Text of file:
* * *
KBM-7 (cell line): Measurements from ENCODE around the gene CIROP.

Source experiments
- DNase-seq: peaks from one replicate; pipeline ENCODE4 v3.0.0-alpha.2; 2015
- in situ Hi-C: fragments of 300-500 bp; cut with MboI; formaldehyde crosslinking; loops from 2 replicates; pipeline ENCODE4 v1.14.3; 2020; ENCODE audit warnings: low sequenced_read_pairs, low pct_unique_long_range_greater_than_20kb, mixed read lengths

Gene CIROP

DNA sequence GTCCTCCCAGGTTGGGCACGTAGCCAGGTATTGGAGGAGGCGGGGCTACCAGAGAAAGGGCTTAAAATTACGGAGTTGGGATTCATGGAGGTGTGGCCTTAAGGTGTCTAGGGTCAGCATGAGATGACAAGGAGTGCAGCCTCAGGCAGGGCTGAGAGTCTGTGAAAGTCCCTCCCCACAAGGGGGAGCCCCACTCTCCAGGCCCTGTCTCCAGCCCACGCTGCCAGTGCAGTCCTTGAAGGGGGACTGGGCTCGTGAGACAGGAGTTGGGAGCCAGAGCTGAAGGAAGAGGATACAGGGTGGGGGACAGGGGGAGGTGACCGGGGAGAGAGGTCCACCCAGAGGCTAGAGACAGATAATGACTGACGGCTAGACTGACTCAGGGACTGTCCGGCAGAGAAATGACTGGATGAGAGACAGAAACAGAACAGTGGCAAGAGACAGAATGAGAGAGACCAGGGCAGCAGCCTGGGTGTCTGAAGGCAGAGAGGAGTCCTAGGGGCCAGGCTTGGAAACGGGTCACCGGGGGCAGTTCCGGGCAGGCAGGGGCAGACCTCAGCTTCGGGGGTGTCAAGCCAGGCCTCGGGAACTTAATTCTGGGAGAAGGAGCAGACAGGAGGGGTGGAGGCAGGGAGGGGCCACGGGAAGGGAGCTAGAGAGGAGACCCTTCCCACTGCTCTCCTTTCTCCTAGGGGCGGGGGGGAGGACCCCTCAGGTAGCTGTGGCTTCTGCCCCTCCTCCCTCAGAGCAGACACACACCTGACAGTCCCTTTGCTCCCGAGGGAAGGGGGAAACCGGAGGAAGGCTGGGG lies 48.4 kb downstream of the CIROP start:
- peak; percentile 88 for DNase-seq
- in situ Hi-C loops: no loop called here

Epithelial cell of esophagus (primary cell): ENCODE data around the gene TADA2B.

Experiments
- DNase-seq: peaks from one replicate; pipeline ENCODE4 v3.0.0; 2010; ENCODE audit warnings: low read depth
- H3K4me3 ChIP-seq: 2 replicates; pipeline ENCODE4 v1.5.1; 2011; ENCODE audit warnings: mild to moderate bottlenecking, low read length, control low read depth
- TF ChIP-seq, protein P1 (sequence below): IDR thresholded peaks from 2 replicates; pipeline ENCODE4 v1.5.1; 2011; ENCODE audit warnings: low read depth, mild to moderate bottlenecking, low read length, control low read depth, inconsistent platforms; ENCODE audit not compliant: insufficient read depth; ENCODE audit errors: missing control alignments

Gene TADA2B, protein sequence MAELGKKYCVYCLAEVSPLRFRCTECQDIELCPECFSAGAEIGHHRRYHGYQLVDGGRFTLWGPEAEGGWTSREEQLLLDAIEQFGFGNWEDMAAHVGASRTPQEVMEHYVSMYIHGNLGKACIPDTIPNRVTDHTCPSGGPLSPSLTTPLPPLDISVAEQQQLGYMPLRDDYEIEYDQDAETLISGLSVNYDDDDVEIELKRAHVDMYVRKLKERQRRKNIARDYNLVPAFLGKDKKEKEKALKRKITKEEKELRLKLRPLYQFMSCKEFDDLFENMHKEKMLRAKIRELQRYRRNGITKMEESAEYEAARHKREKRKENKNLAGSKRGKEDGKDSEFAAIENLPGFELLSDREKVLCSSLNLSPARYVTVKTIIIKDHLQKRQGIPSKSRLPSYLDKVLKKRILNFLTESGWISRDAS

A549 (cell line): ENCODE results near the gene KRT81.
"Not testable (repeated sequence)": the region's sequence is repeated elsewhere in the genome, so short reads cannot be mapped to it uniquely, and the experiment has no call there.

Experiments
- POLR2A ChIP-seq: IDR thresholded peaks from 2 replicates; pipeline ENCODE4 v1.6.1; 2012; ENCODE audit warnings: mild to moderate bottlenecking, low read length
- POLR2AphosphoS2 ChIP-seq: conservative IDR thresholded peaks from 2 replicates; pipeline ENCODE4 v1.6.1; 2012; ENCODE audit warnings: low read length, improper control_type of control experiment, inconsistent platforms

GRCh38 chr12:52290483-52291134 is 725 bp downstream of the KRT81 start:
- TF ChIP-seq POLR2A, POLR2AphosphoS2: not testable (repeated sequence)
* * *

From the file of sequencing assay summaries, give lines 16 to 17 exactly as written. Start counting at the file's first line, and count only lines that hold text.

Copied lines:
"Not testable (repeated sequence)": the region's sequence is repeated elsewhere in the genome, so short reads cannot be mapped to it uniquely, and the experiment has no call there.

Experiments